‘Plant-Based Meat’ May Be Problematic After All

planet based impossible burger meat

“Is fake meat safe?

 

NOTE: this article was originally published to YourAmericaNews on July 22, 2019.

 

There’s a substantial push in America to have “plant-based meat” replace the real McCoy.

 

So far, sales have outpaced demand, but some journalists have exposed possible health concerns with the genetically modified food. (Hot Air)

Fair enough, but what about the juicy nature or a real burger? We all know where it comes from… blood. But plants don’t have blood, so how are they getting these frightening burgers to “bleed” when you bite into them? Jack DeWitt, a farmer-agronomist writing at Agdaily.com, looked into the matter and found out. And the story behind this fake blood is, if anything, more lurid than the process of making the burger patties.

Their controversial “blood” source is soy leghemoglobin, the red-colored protein found in the nodules attached to the roots of soybeans and other leguminous plants. Here Rhizobium bacteria take nitrogen from the air and supply it to the plant in exchange for some carbohydrate from the plant — a symbiotic arrangement.

Boy howdy! The “red-colored protein found in the nodules attached to the roots of soybeans.” Makes your mouth water just reading the words, doesn’t it?

But DeWitt is a man of science and points out some disturbing facts here. Chief among these is the fact that Leghemoglobin “has never been consumed by humans before.” He points out that Impossible Foods conducted “very little safety testing” before injecting this fake “blood” into their burgers. Further, the FDA warned the company that they had not proven that Leghemoglobin is safe for human consumption but they’re still allowing the company to market the burgers anyway.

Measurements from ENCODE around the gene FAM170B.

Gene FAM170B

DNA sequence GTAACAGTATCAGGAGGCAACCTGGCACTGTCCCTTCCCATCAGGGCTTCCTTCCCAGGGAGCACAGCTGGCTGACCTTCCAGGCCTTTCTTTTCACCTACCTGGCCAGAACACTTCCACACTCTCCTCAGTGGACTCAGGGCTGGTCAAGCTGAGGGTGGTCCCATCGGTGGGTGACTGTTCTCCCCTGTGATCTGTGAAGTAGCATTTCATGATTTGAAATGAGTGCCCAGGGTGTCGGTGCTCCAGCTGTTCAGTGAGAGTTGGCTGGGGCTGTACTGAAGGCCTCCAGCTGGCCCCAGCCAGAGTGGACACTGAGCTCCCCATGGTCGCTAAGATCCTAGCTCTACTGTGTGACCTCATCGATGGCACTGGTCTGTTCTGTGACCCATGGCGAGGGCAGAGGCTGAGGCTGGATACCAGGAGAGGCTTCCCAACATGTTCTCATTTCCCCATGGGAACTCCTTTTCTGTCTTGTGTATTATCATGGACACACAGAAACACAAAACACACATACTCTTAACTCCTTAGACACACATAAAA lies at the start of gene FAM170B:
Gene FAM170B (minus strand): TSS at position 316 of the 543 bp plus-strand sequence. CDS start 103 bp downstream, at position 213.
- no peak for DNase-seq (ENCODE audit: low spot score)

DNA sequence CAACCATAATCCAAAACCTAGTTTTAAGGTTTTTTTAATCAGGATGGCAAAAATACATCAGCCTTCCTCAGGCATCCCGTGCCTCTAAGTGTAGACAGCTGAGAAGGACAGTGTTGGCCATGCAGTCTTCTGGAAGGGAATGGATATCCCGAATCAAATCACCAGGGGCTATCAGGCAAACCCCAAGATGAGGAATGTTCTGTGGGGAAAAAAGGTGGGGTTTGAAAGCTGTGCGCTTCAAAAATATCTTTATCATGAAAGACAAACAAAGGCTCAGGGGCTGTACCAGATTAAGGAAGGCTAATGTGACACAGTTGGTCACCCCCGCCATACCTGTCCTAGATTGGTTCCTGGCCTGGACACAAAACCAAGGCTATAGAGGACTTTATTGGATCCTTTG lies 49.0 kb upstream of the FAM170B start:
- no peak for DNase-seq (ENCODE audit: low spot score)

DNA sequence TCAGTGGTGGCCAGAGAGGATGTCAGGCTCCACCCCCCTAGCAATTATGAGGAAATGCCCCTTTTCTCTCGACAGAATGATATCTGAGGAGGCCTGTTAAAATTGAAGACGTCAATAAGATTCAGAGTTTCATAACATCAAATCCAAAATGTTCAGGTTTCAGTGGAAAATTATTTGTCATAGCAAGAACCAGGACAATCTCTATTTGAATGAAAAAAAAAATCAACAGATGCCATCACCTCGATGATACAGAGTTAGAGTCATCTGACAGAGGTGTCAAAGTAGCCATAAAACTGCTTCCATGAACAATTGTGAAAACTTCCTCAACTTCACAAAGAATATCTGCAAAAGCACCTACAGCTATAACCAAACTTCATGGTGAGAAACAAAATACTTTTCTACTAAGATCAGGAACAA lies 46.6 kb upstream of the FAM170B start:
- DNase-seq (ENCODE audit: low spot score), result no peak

Author:
Ranching, wildlife management, finance, oil & gas, real estate development and management.
Comments
    • It appears that CV started in a Chinese lab.

      The South Dakota CV outbreak at the Smithfield pig processing plant is an example of the dangers that these food factories pose to public health as well as to the environment. There are cultural and geopolitical issues as well. Smithfield, which dominates American pork production, is owned by a Chinese transnational corporation – reportedly close to the CCP – whose senior executives were reported to have entered the US from China after the travel ban, under the “essential industry” exception. It is complete insanity that our country has allowed – and encouraged – the consolidation of meat production into the hands of a few gigantic companies – often foreign owned by people who are fundamentally hostile to ourselves – and in the process driven the small abattoirs out of business with bogus health regulations and red tape. So now the whole country relies on a few gigantic meat processors. The health bureaucracies like WHO and their US sister organizations which we were assured would police the monopolies and assure public safety, turn out to be politicized and incompetent. These monopolistic business/government concentrations are always dangerous and sometimes catastrophic. There is no choice but to break these companies up, get them back in American hands, and restrict the power of the agencies.

      And another thought on agency competence: Don’t forget that CWD (chronic wasting disease) the scourge of deer, originated in a state wildlife experimental station in Fort Collins Colorado.

Leave a Reply

Your email address will not be published.